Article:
Bruce Langhorne, “Mr. Tambourine Man” and Legendary Folk Guitarist

From Peter Fonda’s The Hired Hand (1971) – Watch on YouTube

Name a folk great. Dylan? Baez? Havens? Odetta? Bruce Langhorne played with them all. He is particularly remembered for his work with Dylan, who was inspired to write “Mr. Tambourine Man” after seeing Langhorne come into the studio with a large Turkish tambourine.

Langhorne was crucial to the sound that launched Dylan’s career. Playing his 1920 Martin guitar through a Fender Reverb amp with the aid of a pickup – and emulating the Roebuck “Pop” Staples tremolo style – he built a bridge between folk and rock. He had a unique style, influenced in part by the loss of two fingers and most of a thumb due to a childhood accident.*

In addition to his session work, Langhorne composed scores for films, including Peter Fonda’s 1971 The Hired Hand. A moving video of Peter Fonda visiting the ailing Langhorne late last year is on YouTube.

Here are 5 songs (plus “Mr. Tambourine Man”) featuring the acoustic and electric guitar work of Bruce Langhorne:

Carolyn Hester “I’ll Fly Away” (with Bob Dylan on harmonica)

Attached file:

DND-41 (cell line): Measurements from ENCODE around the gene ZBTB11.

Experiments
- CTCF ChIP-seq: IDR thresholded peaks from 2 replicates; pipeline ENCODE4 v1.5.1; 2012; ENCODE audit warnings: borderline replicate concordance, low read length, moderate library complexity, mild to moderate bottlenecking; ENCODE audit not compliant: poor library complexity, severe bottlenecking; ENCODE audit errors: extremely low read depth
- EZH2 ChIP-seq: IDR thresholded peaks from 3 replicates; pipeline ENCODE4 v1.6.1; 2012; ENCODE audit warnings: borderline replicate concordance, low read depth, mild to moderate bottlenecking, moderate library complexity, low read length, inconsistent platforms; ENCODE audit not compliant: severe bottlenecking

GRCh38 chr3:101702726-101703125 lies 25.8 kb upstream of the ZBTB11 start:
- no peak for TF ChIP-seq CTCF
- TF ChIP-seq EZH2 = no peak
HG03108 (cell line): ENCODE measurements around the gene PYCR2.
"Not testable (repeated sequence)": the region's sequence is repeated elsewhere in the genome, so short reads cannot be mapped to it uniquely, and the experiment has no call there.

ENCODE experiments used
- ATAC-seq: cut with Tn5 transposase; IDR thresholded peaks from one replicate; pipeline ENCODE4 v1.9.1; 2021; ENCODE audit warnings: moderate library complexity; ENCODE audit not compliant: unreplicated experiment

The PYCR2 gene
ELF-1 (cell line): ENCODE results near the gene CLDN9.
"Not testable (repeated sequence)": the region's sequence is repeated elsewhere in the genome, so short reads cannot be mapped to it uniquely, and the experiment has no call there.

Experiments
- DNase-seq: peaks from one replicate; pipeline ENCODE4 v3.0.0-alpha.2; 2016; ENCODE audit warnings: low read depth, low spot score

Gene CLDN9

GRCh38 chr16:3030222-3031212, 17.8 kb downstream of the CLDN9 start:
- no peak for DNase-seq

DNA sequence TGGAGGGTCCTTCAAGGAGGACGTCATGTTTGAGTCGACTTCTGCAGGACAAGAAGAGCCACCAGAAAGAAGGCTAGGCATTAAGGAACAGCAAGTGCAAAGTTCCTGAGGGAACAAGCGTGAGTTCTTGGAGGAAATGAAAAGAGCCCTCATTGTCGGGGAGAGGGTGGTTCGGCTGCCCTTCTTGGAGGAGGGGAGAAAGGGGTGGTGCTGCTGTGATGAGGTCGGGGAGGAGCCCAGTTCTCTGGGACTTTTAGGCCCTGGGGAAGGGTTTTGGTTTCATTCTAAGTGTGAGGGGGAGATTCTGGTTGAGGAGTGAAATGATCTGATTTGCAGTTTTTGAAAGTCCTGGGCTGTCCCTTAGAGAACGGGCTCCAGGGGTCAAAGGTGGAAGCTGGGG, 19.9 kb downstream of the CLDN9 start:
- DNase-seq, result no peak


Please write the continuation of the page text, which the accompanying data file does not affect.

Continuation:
Odetta “Anthem of the Rainbows”

Joan Baez “Farewell Angelina”

Tom Rush “You Can’t Tell A Book By The Cover”

Richard and Mimi Fariña “Reno, Nevada”

Bruce Langhorne, May 11, 1938-April 14, 2017

“Mr. Tambourine Man” on Spotify

*LGMR recently profiled jazz pianist Horace Parlan, another musician who turned a disability into distinctive sound.

Follow the LGMR Folk 2017 playlist here.



Bob Burns, Original Drummer for Lynyrd Skynryd

Drummers seem to always get the lowest billing. Hidden as they are behind showboat singers and theatrical guitarists, the spotlight always seems to evade them. For Robert Lewis Burns, Jr. (November 24, 1950-April 3, 2015), obscurity was compounded by competing with guitarists behind some of the most memorable licks and solos in rock. And it didn’t help that he left the band before it started opening for mega bands like The Who and Rolling Stones.

But Burns was rightfully on stage when surviving band members collected their honors at the Rock and Roll Hall of Fame in 2006.  After all, he had been with the band since the beginning, putting in long hours in “Hell House,” a stiflingly hot Jacksonville shed where the group perfected its songwriting and musicianship. And he was there for the first two albums, “Pronounced’ Leh-‘Nerd ‘Skin-‘Nerd” and “Second Helping,” which included the hits “Freebird” and “Sweet Home Alabama.”

Bob Burns gets back behind the drums for “Sweet Home Alabama” at The 12o Tavern in Marietta, GA. The singer is Artemus Pyle, the drummer who replaced him in 1974.

I always like to hear musicians talk about their work and the other musicians they work with. Here, Burns humbly explains how he got a writing credit on “Mississippi Kid.”


New York Times Obituary

Pitchfork Obituary